This year’s PACA Co-op Summit and Annual Member Meeting was joyful, reflective, and forward-moving.
Early in the evening, we moved around and got to know each other by sharing our favorite cooperative principle and the co-op we love to talk about most. (So much co-op adoration!) We heard from Mike Richards, the general manager of newly-opened Kensington Community Food Co-op, about the reality of opening a community-owned grocery store: It’s hard. Though it’s also worth celebrating being open six months! (Psst, go check out their cafe and bar; they’re the only food co-op in the state to have a liquor license. Pretty cool!) While we were hoping to hear from Birth Brown, too, they got called in to attend a birth—so instead, we sent kudos from afar for their work in supporting birthing parents and families and radically welcoming humans Earthside.
Jamila (Medley), PACA’s executive director, offered PACA’s “year in review” in a wonderfully different way this time. She helped us all situate PACA and our community in a history of cooperative practice, both in our region and around the globe. Here’s a powerful historical fact: In the 1980s, the Philadelphia Association for Cooperative Enterprise (PACE) led an effort to convert two of the former A&P grocery stores—which had closed in Philadelphia, laying off 2,000 employees—into worker cooperatives called O&O Supermarkets, signifying “owned and operated.” Jamila shared that PACA is showing up in more and more spaces where cooperatives previously did not have a presence—such as Immigrant Business Week, PACDC’s Forward Equitable Development Conference, the 8th Annual Convening on Healthy Food Access (which has had practically no representation from food co-ops), and as contributors to the Rutgers Participatory Management Certificate Program, offered in partnership with the Democracy at Work Institute. Here at home, PACA welcomed over 100 participants in “co-op 101” and other leadership development workshops, provided technical assistance to over 50 co-ops and groups thinking about co-ops, and grew its membership to 27 co-ops, including 10 (!) worker co-ops. Cheers to the small yet clearly mighty PACA staff—Jamila, Jeanette, and Peter—for leading this work!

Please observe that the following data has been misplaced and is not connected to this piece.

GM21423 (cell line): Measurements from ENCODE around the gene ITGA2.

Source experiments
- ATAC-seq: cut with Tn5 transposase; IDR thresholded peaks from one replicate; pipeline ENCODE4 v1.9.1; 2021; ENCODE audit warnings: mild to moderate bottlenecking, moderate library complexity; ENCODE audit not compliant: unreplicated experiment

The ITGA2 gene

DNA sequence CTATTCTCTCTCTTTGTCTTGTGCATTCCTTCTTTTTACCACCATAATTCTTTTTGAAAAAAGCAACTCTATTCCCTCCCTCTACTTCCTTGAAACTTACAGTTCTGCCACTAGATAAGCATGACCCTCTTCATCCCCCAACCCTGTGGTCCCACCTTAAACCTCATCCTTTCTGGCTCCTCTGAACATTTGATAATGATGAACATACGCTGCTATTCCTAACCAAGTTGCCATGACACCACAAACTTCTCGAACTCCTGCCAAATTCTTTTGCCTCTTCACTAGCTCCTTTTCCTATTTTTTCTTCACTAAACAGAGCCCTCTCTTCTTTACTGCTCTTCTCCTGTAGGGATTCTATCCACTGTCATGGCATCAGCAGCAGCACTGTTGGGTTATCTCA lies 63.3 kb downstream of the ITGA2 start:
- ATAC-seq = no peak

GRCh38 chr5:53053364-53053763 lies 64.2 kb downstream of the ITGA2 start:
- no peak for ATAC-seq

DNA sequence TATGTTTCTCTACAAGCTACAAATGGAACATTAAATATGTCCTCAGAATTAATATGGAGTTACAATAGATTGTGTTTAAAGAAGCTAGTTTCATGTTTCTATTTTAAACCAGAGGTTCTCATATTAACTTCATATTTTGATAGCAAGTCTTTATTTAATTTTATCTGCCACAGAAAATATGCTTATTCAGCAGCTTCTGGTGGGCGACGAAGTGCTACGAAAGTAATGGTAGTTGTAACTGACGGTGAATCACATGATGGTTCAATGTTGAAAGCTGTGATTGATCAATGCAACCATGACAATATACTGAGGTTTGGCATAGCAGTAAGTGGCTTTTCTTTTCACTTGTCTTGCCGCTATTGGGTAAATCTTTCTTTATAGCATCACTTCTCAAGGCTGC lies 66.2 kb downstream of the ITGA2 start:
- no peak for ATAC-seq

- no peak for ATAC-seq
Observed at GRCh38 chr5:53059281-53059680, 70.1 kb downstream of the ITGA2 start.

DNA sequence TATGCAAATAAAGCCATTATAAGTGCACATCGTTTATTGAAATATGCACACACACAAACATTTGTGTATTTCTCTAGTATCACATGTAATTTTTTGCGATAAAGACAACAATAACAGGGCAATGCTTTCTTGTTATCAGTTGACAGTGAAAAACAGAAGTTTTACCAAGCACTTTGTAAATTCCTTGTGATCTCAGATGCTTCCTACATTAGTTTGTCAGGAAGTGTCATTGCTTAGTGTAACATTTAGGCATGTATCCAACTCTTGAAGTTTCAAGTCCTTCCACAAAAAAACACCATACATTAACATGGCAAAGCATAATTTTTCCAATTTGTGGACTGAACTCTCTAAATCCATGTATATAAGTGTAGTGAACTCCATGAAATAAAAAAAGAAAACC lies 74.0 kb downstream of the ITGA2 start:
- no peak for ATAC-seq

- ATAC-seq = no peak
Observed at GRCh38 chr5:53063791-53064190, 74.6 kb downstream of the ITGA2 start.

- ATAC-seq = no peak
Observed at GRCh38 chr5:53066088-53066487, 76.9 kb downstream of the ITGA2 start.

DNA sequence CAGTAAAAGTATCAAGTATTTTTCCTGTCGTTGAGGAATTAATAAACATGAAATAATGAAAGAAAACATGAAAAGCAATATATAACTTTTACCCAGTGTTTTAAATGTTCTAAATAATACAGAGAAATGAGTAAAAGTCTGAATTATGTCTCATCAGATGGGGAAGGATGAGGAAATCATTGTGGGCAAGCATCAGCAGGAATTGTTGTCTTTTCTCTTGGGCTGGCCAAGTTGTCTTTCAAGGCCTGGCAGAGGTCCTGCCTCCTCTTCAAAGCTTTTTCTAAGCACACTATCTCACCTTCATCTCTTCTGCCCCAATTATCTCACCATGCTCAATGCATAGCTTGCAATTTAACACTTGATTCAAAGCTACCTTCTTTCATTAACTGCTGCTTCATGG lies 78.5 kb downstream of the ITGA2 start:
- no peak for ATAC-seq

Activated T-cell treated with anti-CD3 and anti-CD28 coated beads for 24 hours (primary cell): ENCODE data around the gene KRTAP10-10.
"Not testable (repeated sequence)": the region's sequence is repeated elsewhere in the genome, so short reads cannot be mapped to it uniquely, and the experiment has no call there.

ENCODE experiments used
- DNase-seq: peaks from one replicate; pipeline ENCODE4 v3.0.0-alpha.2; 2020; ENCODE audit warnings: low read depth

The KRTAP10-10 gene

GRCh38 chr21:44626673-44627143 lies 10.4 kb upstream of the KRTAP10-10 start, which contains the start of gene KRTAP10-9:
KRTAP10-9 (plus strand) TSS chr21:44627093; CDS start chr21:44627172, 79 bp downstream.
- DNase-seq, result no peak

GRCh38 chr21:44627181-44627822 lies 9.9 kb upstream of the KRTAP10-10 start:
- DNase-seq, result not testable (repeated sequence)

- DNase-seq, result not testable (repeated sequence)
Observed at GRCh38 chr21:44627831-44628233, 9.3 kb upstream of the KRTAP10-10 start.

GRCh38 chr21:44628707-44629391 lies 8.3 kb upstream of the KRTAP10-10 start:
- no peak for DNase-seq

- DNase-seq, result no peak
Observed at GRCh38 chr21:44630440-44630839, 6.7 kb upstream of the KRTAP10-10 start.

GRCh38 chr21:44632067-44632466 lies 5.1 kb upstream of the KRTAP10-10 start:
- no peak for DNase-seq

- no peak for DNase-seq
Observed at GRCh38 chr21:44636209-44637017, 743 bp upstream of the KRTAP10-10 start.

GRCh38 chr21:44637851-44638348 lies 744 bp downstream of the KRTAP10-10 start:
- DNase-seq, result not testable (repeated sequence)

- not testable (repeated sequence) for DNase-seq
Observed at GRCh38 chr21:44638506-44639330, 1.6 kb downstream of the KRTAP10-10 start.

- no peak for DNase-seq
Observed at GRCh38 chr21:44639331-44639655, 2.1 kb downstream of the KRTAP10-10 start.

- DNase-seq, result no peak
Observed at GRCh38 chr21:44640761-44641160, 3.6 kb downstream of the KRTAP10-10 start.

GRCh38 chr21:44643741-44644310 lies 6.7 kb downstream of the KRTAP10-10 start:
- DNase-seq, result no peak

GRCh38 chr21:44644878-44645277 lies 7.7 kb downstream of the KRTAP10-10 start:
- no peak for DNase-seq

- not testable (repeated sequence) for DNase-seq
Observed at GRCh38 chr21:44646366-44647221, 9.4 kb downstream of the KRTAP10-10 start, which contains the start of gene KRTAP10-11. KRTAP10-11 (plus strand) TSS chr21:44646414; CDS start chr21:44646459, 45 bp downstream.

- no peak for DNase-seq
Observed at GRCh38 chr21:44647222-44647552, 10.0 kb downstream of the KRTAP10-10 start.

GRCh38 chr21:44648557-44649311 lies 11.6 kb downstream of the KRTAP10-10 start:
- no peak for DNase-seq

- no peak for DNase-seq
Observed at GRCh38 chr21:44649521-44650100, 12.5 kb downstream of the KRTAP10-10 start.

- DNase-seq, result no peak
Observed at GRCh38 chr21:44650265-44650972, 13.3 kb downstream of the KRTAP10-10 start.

It was an honor, too, to welcome both PA State Representative Chris Rabb and Philadelphia City Councilmember Derek Green to say a few words. Both Representative Rabb and Councilmember Green have been huge supporters of PACA and our regional cooperative movement. Representative Rabb spoke about his grandmother, Madeline Murphy, a Black radical, journalist, and one-time Baltimore City Council candidate who was his political hero. He offered to help our movements fundraise and said that his door was always open to ideas—take note, folks! As for Councilman Green, he shared that while he has continued to learn more and more about co-ops every day, he honors how cooperation is a pivotal part of his family’s roots. Councilman Green’s grandfather was able to purchase the family’s farm in North Carolina in 1943. Recognizing the barriers many Black farmers’ children faced in traveling to and from the segregated school, he led a group of farmers to purchase a school bus, and coordinated his children—Councilman Green’s uncles—to rotate driving the bus. This cooperative effort enabled educational mobility that otherwise may not have been possible.
In true annual meeting fashion, we celebrated our award winners, welcomed new board members, and expressed our gratitude for board members ending their terms. I’m certain I wasn’t the only one with not-quite-dry eyes recognizing Bonfire Media Collective as the Co-op of the Year and Ailbhe Pascal and Jena Harris of 1149 Cooperative as the Cooperators of the Year. Our movements need powerful, multimedia storytelling and radical nourishment—and these co-op(erator)s deliver!
Congratulations, too, to the following folks on their board election:
- Meg Carol (Mariposa Food Co-op)
- Annette Griffin (A & Associates) — re-elected for a second term
- Lousoun McCrea (Ardent Credit Union)
- Tim Palmer (Kensington Community Food Co-op)
And an abundant dose of gratitude to Mo Manklang (Kensington Community Food Co-op, US Federation of Worker Co-ops) and Susan Kavchok (Childspace Day Care Centers), whose board terms are ending this year but whose contributions will be felt for years to come.
Last, and critically, this year’s meeting featured an interactive exercise that will support PACA’s strategic planning efforts in the weeks and months to come. Meeting attendees split up into groups to discuss where they’d like to see PACA moving and growing within four areas of work: policy and advocacy, education and training, alliance building, and technical assistance. You can see the notes from these conversations here—we welcome you to add your comments! Stay tuned for more updates on PACA’s strategic planning process, and how you can plug in.
In closing, I’d love to offer a note of thanks to our sponsors—Ardent Credit Union, Columinate, Equal Exchange, and SES ESOP Strategies—for making this 2019 Co-op Celebration and Annual Meeting possible. As Mo mentioned, these sponsors are so much more than sponsors; they are partners and allies in our shared work of building and sustaining our cooperative movement.